So it’s often confusing why the Wallabies tend to respond to going down a few scores against New Zealand by throwing out their planned structures and playing high-risk, catch-up football.
Inevitably it leads to blow out scores, as we saw yet again at Eden Park.
Increasing the risk equals more mistakes equals more fractured defence equals more tries.
In the last five years, the All Blacks have scored an average of almost 35 points per game against the Wallabies.
The five years before that it was 28 points. The five years before that was 26.
There will be a plenty of teeth-gnashing about the 36-0 at Eden Park - some justified and some without perspective - but if the Wallabies can take something from the game, it is to stay composed when down by less than 20 points with a half to play. Two tries can have a team back in a game pretty quickly, but panic won’t get the job done.
WORLD CUP WASH-UP
What does a heavy defeat do for the Wallabies’ World Cup plans?
It’ll sting but ultimately won’t dent their confidence about giving the tournament a shake, for two reasons.
One: the manner of the loss, while thorough, doesn’t erase what happened a week earlier. In much drier conditions, the Wallabies managed to get their A-game out of the kitbag and put it on the paddock. And it gave the All Blacks a massive challenge.
So they’ll know they have the potential to play good footy in them.
Secondly, they’ve been here before.
As Michael Cheika noted post-game, in 2015 they lost 41-13 at Eden Park after beating the Kiwis in Sydney.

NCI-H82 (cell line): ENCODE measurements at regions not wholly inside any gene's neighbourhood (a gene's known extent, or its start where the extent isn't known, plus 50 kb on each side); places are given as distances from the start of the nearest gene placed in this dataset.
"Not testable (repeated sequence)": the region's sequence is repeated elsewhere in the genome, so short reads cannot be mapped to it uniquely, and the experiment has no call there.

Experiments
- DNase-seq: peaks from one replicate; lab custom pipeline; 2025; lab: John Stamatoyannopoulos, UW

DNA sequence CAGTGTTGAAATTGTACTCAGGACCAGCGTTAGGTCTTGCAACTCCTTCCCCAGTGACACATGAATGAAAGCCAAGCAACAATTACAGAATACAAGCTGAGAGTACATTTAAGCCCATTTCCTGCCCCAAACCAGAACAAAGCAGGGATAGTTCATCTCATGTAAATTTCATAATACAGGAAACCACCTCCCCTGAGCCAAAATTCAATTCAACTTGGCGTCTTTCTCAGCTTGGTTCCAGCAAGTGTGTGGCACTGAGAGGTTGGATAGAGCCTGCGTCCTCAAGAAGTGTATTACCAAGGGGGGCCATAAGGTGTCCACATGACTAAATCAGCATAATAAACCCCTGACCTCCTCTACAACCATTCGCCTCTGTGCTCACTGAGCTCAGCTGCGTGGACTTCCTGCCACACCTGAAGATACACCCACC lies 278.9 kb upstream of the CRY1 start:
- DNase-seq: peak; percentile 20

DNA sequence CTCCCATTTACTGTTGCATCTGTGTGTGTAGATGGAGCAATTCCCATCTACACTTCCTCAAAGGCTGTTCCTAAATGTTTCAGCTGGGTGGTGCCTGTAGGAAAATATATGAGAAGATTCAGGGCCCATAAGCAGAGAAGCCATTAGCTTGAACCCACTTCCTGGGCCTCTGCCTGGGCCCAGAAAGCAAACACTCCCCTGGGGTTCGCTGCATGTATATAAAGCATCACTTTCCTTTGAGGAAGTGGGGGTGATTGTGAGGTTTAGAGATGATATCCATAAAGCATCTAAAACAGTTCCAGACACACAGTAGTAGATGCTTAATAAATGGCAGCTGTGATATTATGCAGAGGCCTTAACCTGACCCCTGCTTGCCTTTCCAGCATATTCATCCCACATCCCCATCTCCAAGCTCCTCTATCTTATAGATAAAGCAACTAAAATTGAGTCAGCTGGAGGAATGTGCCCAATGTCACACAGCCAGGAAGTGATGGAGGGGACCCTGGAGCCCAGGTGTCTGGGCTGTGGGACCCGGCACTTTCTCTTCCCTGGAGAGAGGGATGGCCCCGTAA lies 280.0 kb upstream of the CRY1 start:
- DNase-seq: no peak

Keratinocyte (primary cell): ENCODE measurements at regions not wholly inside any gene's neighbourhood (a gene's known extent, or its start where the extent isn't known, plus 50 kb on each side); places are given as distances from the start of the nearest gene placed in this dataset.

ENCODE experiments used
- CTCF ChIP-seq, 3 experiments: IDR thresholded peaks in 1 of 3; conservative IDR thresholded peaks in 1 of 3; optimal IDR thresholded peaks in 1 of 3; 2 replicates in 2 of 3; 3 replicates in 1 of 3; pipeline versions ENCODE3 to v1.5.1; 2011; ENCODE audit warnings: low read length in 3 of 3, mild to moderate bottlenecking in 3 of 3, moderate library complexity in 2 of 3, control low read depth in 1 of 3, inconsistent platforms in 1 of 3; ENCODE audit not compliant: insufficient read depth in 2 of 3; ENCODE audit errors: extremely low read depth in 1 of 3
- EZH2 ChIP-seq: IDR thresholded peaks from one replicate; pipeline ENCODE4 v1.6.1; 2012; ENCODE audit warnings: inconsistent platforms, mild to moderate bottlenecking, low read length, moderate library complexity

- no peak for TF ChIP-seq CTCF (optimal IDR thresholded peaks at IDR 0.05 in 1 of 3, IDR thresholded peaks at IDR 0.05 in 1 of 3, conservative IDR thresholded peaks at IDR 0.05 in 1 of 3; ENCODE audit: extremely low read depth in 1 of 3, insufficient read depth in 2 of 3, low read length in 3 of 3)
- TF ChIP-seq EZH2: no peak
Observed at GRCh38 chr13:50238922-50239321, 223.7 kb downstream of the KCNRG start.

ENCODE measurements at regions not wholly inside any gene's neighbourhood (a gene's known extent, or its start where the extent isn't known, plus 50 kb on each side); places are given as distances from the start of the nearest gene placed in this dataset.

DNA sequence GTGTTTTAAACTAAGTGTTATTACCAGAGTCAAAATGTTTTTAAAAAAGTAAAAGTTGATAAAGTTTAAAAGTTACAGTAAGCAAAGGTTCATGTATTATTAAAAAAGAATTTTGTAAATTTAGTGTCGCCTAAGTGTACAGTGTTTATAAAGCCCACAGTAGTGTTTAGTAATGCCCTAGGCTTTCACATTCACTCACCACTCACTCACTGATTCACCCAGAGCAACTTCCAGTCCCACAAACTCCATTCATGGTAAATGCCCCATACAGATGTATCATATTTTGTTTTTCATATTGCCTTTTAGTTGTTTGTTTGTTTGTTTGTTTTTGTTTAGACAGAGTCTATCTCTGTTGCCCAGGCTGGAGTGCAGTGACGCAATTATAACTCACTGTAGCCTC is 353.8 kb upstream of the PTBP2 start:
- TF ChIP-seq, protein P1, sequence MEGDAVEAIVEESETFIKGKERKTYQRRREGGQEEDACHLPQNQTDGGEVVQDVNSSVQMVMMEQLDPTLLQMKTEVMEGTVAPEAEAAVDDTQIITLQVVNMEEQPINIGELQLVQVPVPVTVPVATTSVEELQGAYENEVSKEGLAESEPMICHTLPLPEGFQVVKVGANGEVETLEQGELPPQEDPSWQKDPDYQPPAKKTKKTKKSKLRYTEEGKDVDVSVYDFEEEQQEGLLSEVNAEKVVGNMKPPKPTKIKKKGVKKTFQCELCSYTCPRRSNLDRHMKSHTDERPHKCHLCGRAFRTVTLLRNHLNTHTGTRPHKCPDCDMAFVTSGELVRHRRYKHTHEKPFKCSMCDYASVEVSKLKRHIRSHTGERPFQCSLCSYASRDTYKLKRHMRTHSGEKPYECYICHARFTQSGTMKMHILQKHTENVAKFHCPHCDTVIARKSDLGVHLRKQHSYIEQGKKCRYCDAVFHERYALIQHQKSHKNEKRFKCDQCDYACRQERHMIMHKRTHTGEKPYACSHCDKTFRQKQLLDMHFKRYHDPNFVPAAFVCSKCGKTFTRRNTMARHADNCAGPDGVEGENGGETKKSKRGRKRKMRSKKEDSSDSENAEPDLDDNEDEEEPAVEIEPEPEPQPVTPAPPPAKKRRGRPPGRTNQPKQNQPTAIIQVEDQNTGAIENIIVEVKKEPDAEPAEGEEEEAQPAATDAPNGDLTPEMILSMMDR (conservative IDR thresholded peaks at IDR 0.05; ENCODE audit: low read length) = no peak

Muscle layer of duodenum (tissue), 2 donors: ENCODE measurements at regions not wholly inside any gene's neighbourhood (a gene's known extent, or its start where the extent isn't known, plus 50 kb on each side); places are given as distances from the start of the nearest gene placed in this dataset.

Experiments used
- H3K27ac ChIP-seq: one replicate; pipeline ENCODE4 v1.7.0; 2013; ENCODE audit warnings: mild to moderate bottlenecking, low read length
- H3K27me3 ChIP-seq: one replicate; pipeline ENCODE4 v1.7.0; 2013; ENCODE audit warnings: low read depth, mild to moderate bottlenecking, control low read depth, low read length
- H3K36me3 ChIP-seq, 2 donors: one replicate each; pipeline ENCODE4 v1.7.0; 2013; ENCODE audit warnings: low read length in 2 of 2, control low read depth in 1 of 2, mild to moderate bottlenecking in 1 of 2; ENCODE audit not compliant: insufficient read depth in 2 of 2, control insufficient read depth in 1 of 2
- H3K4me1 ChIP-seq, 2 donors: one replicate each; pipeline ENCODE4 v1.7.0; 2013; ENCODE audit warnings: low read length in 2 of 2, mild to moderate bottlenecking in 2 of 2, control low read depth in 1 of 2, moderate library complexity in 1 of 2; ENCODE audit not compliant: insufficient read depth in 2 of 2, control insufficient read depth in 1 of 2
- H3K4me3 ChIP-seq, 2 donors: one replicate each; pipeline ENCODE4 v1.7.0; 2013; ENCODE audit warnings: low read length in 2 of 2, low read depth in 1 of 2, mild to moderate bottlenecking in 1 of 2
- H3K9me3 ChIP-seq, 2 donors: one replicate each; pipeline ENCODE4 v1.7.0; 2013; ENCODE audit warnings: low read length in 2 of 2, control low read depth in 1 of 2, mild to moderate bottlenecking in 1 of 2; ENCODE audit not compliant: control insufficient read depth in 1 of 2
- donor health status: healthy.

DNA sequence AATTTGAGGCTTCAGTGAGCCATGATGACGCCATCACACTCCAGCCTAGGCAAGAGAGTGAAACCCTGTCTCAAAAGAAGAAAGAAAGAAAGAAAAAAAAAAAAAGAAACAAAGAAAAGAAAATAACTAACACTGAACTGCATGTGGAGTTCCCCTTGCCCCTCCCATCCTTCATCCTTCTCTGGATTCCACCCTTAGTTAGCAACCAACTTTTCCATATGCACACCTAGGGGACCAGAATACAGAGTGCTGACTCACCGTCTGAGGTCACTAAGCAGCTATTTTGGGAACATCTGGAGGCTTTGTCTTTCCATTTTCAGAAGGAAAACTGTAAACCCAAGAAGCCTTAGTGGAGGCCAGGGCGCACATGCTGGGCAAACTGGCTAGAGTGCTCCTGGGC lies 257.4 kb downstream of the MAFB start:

They responded to that defeat by flogging themselves at a camp at Notre Dame and subsequently winning seven games on the trot and making the World Cup final.
As bad as it sounds, the Wallabies are now reasonably practised at psychologically processing an All Blacks thrashing.
It’s the same reason there won’t be major casualties from the game, as far as the World Cup squad naming on Friday goes. This will be Cheika’s crew, apart from the fitness-conditional additions of David Pocock and Jordan Petaia.
REAL STEVE HANSEN?
Short of another World Cup showdown at the pointy end, Steve Hansen has coached his last game against the Wallabies.
It’s a fair record: 23 Tests, 18 wins, three losses and two draws. Zero Bledisloe surrenders.
Hansen and Michael Cheika have jousted across the years, and both have seemed to rub the other the wrong way.
Hansen’s “Mickey Mouse” spray towards Cheika seemed disrespectful but those who know Hansen say he has a very dry sense of humour, and it was this at play. Many say he is a good bloke.
Hansen has played his fair share of mind games across the years, though.
So it’s hard to know what to believe when Hansen revealed is quite fond of Australians after the Eden Park win.
He wished the Wallabies well at the World Cup post-game in an interview with Foxtel.
“Whilst we have some fierce battles and so forth, we do enjoy them, they’re good men and they’re very similar to ourselves,” Hansen said. “So if we can’t win it we’d like them to.”
Right. Um. Err. Do Aussies feel the same? What a question.
If it was England vs New Zealand, yes. Anyone else? Ask on the day.
It’s worth noting the Hansen good wishes were given to Tim Horan, who was an emergency call-up for Rod Kafer, who’d been black-banned by the Kiwis from doing interviews because he’d said Michael Hooper was targeted for rough play in Perth.
Justin Harrison adjudged Hansen’s good luck message as “genuine as a bamboo watch”.
And so it continues.